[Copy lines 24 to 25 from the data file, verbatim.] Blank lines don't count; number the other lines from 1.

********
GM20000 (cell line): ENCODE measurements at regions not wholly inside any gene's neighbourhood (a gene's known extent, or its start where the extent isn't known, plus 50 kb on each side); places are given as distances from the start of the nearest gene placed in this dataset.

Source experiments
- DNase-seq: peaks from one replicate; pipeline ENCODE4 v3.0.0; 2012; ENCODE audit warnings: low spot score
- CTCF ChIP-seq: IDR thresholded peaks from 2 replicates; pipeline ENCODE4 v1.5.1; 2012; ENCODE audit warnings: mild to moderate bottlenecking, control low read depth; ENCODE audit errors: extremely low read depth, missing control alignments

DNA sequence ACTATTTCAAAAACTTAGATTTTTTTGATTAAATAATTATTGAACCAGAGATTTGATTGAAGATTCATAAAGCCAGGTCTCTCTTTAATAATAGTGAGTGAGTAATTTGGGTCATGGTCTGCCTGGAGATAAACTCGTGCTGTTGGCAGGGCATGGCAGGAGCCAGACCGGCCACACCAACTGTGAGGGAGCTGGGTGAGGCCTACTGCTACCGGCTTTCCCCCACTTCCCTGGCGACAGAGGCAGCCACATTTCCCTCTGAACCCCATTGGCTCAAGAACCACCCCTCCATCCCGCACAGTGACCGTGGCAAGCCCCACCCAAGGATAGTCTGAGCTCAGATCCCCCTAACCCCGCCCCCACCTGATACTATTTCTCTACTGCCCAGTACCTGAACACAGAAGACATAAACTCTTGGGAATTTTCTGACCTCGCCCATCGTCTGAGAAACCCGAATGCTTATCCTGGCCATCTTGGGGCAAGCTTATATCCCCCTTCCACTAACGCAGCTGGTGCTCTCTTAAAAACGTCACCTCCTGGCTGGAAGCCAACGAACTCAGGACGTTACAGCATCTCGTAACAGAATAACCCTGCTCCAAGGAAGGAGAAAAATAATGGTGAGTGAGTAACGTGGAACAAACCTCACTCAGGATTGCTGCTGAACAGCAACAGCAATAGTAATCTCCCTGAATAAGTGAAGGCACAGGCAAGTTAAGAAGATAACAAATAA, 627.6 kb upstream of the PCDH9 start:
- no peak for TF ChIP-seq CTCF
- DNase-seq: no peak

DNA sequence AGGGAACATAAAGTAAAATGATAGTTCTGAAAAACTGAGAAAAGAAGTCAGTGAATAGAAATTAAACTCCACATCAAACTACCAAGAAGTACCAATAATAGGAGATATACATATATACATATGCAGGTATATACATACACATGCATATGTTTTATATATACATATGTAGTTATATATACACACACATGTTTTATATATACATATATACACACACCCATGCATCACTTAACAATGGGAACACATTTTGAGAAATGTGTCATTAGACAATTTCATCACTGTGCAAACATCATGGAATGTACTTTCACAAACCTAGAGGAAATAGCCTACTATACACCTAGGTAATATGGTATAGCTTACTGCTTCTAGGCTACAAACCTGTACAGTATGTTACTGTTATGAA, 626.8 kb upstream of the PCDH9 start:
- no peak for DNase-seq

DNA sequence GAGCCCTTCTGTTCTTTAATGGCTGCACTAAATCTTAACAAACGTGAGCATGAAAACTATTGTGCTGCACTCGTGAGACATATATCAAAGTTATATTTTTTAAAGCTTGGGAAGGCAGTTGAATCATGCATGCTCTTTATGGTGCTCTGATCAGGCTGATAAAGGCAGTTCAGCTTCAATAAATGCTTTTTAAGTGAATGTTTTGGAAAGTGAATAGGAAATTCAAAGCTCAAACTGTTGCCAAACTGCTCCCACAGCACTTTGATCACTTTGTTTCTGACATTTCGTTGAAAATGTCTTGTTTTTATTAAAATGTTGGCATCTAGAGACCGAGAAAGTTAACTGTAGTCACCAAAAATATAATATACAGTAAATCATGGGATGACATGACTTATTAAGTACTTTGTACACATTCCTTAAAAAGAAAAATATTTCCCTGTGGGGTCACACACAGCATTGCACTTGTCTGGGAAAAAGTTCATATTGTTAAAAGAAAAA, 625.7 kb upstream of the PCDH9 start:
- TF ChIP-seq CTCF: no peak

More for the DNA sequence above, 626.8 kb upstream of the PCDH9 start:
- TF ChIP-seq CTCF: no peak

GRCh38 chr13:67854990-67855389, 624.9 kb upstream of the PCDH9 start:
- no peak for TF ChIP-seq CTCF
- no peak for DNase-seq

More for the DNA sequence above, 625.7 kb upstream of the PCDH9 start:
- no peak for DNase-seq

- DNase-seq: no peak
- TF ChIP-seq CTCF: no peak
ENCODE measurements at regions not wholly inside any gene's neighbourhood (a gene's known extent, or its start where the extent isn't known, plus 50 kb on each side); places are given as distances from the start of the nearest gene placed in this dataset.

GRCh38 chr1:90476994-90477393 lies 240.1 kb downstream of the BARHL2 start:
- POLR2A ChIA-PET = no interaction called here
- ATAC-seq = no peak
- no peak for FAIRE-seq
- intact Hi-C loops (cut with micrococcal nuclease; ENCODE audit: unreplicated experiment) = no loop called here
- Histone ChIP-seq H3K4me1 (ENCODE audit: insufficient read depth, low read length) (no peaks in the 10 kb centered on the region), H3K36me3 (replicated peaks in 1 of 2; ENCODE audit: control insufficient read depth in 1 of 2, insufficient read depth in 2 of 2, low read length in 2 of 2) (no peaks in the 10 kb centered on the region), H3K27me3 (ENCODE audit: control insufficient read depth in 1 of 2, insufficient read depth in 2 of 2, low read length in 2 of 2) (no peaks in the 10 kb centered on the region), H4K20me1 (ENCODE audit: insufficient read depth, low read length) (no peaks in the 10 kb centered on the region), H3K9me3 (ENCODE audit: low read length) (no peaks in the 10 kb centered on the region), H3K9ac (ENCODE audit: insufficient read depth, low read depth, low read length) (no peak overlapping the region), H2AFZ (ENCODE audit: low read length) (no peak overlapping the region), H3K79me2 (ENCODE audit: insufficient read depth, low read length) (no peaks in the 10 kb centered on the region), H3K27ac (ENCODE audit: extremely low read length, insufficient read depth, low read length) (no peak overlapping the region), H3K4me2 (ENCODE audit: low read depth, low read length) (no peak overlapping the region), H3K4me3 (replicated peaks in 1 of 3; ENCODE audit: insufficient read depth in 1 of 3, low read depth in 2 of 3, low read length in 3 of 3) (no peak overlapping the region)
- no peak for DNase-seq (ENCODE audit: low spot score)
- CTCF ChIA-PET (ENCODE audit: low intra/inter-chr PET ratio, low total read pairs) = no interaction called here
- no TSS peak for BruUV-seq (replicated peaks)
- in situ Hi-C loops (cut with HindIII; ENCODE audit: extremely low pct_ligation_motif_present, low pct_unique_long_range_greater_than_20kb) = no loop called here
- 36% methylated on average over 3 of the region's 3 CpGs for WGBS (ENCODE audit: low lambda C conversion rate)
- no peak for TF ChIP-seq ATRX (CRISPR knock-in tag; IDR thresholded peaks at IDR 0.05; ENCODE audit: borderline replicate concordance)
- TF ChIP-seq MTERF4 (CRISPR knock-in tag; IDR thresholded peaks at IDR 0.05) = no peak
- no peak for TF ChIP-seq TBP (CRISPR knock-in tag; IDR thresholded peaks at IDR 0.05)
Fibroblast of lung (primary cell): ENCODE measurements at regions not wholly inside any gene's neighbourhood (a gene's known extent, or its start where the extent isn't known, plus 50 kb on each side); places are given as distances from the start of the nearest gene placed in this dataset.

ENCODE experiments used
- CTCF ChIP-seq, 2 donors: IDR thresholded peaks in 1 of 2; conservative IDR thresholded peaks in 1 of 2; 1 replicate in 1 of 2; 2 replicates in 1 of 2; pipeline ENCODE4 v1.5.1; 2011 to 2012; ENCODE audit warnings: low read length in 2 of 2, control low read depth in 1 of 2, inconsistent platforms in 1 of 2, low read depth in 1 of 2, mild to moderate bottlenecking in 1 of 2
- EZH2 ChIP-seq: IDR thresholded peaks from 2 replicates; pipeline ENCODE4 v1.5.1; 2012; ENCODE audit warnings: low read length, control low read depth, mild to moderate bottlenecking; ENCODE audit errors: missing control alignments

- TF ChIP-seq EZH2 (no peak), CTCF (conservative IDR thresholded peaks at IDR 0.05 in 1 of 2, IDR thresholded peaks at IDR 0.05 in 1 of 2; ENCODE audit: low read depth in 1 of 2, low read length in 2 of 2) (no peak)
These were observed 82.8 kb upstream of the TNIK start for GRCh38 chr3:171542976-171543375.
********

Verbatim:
- ATAC-seq = no peak
- no peak for FAIRE-seq